THERESA May’s Brexit deal has been defeated in Parliament for a second time.

MPs voted 391 to 242 in favour of rejecting the deal, representing a massive defeat for the prime minister.

The vote this evening came after the prime minister rushed to Strasbourg last night to negotiate last-minute amendments to the deal.


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But the deal was defeated for the second time as Tory Eurosceptics and DUP allies voted against it.

Speaking after the vote, Mrs May said she "profoundly regrets the decision this house has taken tonight".

She added: "I continue to believe that by far the best outcome is the UK leaves the European Union in orderly fashion with a deal.

"And that the deal we have negotiated is the best and indeed only deal available."

On a possible extension to Article 50, she said: "Voting against leaving without a deal and for extension does not solve the problems we face.

"The EU will want to know what use we mean to make of such an extension and this house will have to answer that question.

"Does it wish to revoke Article 50, does it want hold a second referendum, or does it want to leave with a deal but not this deal?

"These are unenviable choices that thanks to the decision that the house has made this evening, they are choices that must now be faced."

Earlier in the day Attorney General Geoffrey Cox told MPs that changes secured by Mrs May "reduce the risk" that the UK could be trapped indefinitely in the backstop, he conceded they do not remove it altogether.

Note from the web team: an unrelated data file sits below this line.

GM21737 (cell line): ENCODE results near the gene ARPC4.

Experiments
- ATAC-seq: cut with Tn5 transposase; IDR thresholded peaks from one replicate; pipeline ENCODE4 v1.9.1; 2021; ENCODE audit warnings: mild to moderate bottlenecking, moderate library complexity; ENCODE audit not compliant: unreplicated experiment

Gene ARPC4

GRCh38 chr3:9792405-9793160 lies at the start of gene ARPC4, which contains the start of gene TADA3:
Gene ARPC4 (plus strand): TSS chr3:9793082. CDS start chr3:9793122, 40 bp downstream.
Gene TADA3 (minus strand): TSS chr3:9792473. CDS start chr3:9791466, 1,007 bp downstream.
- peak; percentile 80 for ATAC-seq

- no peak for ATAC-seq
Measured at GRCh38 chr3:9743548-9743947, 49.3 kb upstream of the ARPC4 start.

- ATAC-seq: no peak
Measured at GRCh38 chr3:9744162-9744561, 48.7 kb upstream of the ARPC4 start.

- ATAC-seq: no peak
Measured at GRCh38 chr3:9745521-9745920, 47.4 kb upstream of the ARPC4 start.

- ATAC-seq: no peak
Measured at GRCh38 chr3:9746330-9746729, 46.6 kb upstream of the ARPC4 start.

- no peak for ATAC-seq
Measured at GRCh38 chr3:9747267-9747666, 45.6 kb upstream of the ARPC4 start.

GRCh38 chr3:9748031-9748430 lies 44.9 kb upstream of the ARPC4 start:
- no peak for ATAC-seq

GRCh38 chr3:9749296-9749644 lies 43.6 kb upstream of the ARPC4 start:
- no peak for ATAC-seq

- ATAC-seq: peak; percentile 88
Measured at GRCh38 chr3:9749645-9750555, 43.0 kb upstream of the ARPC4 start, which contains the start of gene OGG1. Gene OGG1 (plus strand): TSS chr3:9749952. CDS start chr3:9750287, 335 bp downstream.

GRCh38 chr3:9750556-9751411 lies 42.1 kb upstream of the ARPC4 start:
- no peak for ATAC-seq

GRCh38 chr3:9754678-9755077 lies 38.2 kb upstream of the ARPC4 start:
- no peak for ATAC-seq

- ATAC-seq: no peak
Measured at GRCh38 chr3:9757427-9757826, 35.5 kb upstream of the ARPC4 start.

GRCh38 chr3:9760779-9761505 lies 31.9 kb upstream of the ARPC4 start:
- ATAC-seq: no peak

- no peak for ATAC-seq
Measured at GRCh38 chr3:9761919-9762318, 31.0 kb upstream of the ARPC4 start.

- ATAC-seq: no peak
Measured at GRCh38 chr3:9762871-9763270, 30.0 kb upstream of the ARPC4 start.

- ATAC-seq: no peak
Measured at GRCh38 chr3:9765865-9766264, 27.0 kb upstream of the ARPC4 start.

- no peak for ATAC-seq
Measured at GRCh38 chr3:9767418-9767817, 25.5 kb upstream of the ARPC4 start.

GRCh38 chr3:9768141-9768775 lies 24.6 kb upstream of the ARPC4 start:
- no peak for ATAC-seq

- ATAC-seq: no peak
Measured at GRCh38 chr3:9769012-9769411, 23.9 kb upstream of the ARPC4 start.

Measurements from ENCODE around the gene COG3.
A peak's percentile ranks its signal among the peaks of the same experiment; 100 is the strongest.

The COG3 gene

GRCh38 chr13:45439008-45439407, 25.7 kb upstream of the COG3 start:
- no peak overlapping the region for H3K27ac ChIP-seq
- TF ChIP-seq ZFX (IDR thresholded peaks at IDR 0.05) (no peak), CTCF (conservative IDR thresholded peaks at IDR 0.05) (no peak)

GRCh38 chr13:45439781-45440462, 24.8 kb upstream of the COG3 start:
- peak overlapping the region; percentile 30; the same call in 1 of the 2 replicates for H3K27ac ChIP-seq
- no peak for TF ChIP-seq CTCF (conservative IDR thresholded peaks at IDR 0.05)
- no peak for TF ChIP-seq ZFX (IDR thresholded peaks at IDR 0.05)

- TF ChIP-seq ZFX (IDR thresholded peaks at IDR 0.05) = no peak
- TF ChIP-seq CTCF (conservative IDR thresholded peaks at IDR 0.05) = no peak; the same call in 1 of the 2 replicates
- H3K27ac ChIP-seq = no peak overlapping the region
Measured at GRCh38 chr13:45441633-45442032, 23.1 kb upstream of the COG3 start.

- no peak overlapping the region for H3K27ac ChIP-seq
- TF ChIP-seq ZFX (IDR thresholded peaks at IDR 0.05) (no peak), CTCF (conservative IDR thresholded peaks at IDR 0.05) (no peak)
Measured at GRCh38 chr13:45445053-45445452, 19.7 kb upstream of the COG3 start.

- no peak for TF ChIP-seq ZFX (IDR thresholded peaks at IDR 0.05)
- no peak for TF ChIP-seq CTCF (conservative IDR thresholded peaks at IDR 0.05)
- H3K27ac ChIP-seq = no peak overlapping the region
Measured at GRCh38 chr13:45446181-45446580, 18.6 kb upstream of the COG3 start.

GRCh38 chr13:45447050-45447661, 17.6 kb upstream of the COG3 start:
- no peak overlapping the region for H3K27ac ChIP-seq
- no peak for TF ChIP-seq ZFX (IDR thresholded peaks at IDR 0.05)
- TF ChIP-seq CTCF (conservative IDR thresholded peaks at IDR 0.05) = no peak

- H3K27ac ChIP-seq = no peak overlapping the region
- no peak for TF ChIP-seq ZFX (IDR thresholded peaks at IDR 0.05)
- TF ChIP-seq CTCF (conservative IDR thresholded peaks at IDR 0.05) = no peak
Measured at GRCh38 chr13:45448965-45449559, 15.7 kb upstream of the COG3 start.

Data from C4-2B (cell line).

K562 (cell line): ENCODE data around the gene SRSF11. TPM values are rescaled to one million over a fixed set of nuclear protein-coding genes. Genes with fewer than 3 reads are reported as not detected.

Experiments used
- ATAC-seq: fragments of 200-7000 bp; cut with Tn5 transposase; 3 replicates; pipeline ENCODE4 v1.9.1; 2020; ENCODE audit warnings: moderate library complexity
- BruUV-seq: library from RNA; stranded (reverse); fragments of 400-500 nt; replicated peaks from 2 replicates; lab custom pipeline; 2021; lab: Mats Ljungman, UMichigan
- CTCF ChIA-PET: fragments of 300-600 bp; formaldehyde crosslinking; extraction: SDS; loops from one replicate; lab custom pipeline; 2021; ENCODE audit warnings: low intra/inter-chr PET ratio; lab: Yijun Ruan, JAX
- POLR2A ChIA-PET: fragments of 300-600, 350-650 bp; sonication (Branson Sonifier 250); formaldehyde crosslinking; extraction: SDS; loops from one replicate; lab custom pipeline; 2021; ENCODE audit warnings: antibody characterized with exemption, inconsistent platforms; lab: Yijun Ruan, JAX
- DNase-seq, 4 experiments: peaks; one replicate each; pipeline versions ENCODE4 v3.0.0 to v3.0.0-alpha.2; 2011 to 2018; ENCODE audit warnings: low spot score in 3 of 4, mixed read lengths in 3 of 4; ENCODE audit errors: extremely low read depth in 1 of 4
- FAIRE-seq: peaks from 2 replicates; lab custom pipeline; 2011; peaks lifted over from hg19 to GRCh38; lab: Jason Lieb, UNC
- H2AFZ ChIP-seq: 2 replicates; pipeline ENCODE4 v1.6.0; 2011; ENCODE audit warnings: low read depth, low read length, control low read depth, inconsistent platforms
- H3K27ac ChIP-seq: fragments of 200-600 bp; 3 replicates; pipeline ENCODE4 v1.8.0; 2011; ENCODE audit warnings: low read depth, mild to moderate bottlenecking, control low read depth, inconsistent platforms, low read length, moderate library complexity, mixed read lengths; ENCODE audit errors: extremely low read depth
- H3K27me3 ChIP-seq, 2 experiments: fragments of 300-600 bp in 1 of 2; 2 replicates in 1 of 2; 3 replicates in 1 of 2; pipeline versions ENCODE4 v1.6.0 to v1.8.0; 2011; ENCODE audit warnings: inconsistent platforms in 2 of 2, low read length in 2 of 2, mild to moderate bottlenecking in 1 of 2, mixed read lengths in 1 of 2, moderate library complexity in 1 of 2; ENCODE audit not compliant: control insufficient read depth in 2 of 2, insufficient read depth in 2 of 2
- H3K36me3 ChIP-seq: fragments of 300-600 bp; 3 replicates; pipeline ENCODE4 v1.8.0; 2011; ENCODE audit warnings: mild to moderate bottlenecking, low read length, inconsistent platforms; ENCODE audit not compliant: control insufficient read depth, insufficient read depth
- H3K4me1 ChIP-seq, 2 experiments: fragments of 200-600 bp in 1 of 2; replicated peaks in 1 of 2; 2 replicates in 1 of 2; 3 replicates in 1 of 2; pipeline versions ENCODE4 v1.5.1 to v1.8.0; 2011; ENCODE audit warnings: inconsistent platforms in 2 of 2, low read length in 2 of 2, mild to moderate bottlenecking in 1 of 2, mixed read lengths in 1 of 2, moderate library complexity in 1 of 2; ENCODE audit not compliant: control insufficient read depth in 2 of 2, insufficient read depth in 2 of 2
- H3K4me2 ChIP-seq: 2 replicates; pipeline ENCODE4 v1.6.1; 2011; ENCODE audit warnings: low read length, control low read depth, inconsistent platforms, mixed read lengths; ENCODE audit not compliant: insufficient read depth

Speaking in the House of Commons earlier today, the prime minister warned that "Brexit could be lost" if her deal was rejected again by MPs.

She said it was "absolutely imperative" that Parliament should deliver on the decision made by voters in the 2016 referendum.

And she warned: "Tonight, members of this House are faced with a very clear choice. Support this deal, in which case we leave the EU with a deal, or risk no-deal or no Brexit. These are the options."

But this was not enough to swing those who opposed the prime minister's deal.

Mrs May needed to win over scores of MPs to overturn the 230-vote majority which rejected her Withdrawal Agreement in the first "meaningful vote" in January.

Following this evening’s vote, MPs will vote on whether to rule out a no-deal Brexit tomorrow. If they vote against leaving Europe without a deal, they will vote on Thursday on extending Article 50.

This came after the attorney general told MPs "the legal risk remains unchanged" that the UK may have "no internationally lawful means" of leaving the backstop without EU agreement.

In a statement to the Commons, Mr Cox said: "There is no ultimate unilateral right out of this arrangement. The risk of that continues.

"But the question is whether it is a likelihood, politically."

Shadow Brexit secretary Sir Keir Starmer said Mr Cox had confirmed that "no significant changes" had been secured in two months of negotiations and the government's strategy was "in tatters".

Mrs May said she had "fought hard" to persuade the EU to accept a time-limit, a unilateral exit mechanism or alternative arrangements for the backstop.

But she told MPs: "Ultimately you have to practise the art of the possible. I am certain we have secured the very best changes that were available."

She insisted: "A bad deal would be even worse than no deal, but best of all is a good deal - and this is a good deal."

In a statement the DUP indicated it would not support the deal, saying: "We recognise that the prime minister has made limited progress in her discussions with the European Union.

"However in our view sufficient progress has not been achieved at this time."

Labour leader Jeremy Corbyn told the Commons: "After three months of running down the clock the Prime Minister has, despite very extensive delays, achieved not a single change to the Withdrawal Agreement.

"Not one single word has changed. In terms of the substance, literally, nothing has changed."

Mr Juncker warned on Monday that if MPs voted down the deal a second time, "there will be no third chance". And he said that any extension of the two-year Article 50 negotiation process could not go beyond May 23 unless the UK took part in European Parliament elections beginning that day.